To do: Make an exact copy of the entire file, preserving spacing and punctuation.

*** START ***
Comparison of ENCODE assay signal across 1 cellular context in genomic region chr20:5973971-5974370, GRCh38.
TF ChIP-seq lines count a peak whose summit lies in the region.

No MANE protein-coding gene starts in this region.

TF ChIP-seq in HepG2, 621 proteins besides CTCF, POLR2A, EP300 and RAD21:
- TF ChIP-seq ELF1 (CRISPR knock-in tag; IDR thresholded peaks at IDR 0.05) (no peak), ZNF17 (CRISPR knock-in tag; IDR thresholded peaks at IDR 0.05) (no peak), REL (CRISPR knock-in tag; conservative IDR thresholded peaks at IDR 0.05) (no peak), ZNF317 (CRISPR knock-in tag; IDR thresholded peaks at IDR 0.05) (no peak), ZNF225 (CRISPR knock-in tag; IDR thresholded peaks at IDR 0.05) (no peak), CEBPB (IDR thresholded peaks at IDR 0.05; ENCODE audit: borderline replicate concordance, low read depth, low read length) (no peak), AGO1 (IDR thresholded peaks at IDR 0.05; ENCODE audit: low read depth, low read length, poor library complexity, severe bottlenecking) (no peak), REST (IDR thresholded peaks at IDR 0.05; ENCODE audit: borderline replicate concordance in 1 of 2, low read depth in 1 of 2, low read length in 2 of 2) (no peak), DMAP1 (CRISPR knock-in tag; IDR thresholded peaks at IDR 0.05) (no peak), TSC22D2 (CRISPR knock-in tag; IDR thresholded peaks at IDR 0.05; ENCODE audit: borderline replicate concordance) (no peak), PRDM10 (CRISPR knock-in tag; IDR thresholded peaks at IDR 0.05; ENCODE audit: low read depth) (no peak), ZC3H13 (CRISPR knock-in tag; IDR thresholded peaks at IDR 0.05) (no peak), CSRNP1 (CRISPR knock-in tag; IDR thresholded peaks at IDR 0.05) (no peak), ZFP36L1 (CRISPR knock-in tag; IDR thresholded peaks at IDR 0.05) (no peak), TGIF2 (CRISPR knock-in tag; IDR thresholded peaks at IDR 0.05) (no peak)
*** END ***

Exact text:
Comparison of ENCODE assay signal across 1 cellular context in genomic region chr20:5973971-5974370, GRCh38.
TF ChIP-seq lines count a peak whose summit lies in the region.

No MANE protein-coding gene starts in this region.

TF ChIP-seq in HepG2, 621 proteins besides CTCF, POLR2A, EP300 and RAD21:
- TF ChIP-seq ELF1 (CRISPR knock-in tag; IDR thresholded peaks at IDR 0.05) (no peak), ZNF17 (CRISPR knock-in tag; IDR thresholded peaks at IDR 0.05) (no peak), REL (CRISPR knock-in tag; conservative IDR thresholded peaks at IDR 0.05) (no peak), ZNF317 (CRISPR knock-in tag; IDR thresholded peaks at IDR 0.05) (no peak), ZNF225 (CRISPR knock-in tag; IDR thresholded peaks at IDR 0.05) (no peak), CEBPB (IDR thresholded peaks at IDR 0.05; ENCODE audit: borderline replicate concordance, low read depth, low read length) (no peak), AGO1 (IDR thresholded peaks at IDR 0.05; ENCODE audit: low read depth, low read length, poor library complexity, severe bottlenecking) (no peak), REST (IDR thresholded peaks at IDR 0.05; ENCODE audit: borderline replicate concordance in 1 of 2, low read depth in 1 of 2, low read length in 2 of 2) (no peak), DMAP1 (CRISPR knock-in tag; IDR thresholded peaks at IDR 0.05) (no peak), TSC22D2 (CRISPR knock-in tag; IDR thresholded peaks at IDR 0.05; ENCODE audit: borderline replicate concordance) (no peak), PRDM10 (CRISPR knock-in tag; IDR thresholded peaks at IDR 0.05; ENCODE audit: low read depth) (no peak), ZC3H13 (CRISPR knock-in tag; IDR thresholded peaks at IDR 0.05) (no peak), CSRNP1 (CRISPR knock-in tag; IDR thresholded peaks at IDR 0.05) (no peak), ZFP36L1 (CRISPR knock-in tag; IDR thresholded peaks at IDR 0.05) (no peak), TGIF2 (CRISPR knock-in tag; IDR thresholded peaks at IDR 0.05) (no peak)